Malaysia plans to digitize quickly as competition in the market increases
IN SOUTHEAST Asia, it seems like neighboring countries are keeping track of one another’s digital reform journeys to make sure they are not falling behind.
Though there are no trophies, countries that promote advanced digital capabilities and are more technology-driven will advance in economic growth and global market value.
Malaysia, among others, feels the urgency to speed up its digitalization journey, especially across SMEs, as the country realizes that more competitors have entered the market.
Although the attitude of SMEs has been more positive in recent years and a contrast from the skepticism they used to put forward, technology adoption rates reveal that Malaysia is yet to be on par as others.
“They realize the need to digitize, even though our SMEs out there don’t really know what is big data or Industry Revolution 4.0,” said the National Tech Association of Malaysia (Pikom) outgoing chairman Ganesh Kumar Bangah.
While the country holds its own appeals and strength, its neighboring countries are evidently more favorable to tech-based foreign investors.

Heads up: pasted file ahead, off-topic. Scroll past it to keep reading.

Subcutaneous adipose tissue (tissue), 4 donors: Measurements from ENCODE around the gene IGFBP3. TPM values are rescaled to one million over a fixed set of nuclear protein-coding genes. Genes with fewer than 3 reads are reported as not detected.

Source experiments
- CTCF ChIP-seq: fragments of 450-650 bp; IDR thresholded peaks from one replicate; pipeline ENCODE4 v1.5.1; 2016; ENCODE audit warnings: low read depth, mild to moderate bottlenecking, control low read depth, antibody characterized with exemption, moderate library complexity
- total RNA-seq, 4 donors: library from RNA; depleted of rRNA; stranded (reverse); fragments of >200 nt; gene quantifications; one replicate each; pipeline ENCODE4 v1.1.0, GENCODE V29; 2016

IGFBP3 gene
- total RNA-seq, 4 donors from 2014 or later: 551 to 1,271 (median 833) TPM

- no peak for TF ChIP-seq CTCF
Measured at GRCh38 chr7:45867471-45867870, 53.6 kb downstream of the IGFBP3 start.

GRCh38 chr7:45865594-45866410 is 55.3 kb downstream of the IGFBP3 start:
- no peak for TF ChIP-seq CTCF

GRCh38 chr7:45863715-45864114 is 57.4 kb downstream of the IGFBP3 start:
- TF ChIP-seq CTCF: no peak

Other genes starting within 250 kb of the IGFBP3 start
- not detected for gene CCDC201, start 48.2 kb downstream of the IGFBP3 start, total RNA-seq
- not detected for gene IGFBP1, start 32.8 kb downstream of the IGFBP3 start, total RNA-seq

Bangah made it a point that Malaysia needs to adopt and deploy technology more seamlessly and most importantly, quickly if it wants to catch up.
“Our competitor today is not Singapore. Our competitor today is Indonesia, our competitor today is Vietnam,” warned Bangah.
It is also clear that developing local talents with relevant skills and elevated digital capabilities will significantly scale investment opportunities.
If the right measures are not leveraged, Malaysia might end up having competitions that realize the country’s untapped opportunities and dominating them with their own expertise instead.
For example, Bangah pointed out that right next to the country’s borders, Indonesia is progressively dominating the e-commerce market with a value of US$60 billion raising possibilities that they may conquer neighboring regions as well.
This is why it is important to position local experts across industries to direct efforts towards achieving digitalization goals.
One way to achieve this is to guide SMEs and help them identify areas that can be improved with technology application while also providing the means to innovate.
However, simply offering financial aids has proven to be an unproductive move as it can be made eligible to any SMEs that claim to innovate when instead, they need to promote values that warrant grants.
Instead, Bangah suggested that the government provide grants that are application-based so incentives can be offered to companies that implement solutions effectively, resulting in productivity-related outcomes.
Albeit, the government has delivered on its promise to scalably push digitalization efforts across the nation with increased funding.
Still, the process and journey need to be accelerated with more progressive initiatives with a focus on educating SMEs.
Acceptance of technology is barely a surface level achievement as key players across industries should instead adopt a digital-first mindset with a goal to drive economic growth and be recognized as a technology-enabled nation.